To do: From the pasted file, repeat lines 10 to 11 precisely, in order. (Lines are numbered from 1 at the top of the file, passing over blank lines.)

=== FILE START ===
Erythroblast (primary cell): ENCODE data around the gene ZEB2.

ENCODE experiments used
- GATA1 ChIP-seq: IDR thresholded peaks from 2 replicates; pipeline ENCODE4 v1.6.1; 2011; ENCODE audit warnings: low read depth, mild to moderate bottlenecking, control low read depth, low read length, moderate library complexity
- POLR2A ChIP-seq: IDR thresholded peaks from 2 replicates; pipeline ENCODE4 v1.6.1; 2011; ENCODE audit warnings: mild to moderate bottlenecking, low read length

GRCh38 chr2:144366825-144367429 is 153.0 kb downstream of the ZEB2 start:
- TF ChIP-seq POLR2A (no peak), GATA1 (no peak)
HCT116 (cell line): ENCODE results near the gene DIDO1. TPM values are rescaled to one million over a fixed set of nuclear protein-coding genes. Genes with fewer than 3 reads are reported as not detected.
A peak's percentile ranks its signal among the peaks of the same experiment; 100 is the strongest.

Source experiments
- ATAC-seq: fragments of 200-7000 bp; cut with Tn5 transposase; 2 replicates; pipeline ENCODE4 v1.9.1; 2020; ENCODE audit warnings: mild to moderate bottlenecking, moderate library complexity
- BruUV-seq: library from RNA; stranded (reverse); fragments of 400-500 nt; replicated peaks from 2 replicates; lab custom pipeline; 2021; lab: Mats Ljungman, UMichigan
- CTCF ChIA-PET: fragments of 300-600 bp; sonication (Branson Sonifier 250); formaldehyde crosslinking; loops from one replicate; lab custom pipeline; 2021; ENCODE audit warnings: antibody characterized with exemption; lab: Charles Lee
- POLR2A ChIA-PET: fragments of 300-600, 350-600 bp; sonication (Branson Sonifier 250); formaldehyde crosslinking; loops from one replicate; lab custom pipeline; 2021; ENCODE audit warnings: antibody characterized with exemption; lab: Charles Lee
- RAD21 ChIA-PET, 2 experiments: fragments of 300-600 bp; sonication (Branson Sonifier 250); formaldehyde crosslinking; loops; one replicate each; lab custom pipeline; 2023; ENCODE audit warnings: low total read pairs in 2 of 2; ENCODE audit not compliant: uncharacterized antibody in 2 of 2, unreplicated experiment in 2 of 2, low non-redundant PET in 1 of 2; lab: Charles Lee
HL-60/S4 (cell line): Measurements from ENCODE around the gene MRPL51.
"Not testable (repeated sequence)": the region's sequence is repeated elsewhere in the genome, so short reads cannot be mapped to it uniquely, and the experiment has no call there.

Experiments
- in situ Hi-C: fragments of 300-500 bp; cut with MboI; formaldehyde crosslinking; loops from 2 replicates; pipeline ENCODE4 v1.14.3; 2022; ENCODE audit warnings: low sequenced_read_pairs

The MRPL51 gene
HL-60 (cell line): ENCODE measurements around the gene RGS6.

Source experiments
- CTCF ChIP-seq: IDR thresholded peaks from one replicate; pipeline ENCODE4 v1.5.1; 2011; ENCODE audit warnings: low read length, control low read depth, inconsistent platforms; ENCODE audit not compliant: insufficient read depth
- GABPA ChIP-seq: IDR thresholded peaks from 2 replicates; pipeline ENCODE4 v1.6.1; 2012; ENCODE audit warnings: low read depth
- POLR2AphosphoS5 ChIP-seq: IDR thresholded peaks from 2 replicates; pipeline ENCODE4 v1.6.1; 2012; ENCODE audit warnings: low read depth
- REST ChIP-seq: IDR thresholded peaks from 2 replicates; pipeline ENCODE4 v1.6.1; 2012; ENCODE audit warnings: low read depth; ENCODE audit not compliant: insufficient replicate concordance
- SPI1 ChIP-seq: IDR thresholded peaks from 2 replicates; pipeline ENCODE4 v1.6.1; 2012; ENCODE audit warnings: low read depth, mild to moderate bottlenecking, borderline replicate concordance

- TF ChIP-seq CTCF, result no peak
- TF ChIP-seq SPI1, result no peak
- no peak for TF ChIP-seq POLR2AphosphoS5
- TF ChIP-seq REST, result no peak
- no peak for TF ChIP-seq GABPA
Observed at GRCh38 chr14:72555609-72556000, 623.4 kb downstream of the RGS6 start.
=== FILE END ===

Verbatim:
- ATAC-seq: fragments of 200-7000 bp; cut with Tn5 transposase; 2 replicates; pipeline ENCODE4 v1.9.1; 2020; ENCODE audit warnings: mild to moderate bottlenecking, moderate library complexity
- BruUV-seq: library from RNA; stranded (reverse); fragments of 400-500 nt; replicated peaks from 2 replicates; lab custom pipeline; 2021; lab: Mats Ljungman, UMichigan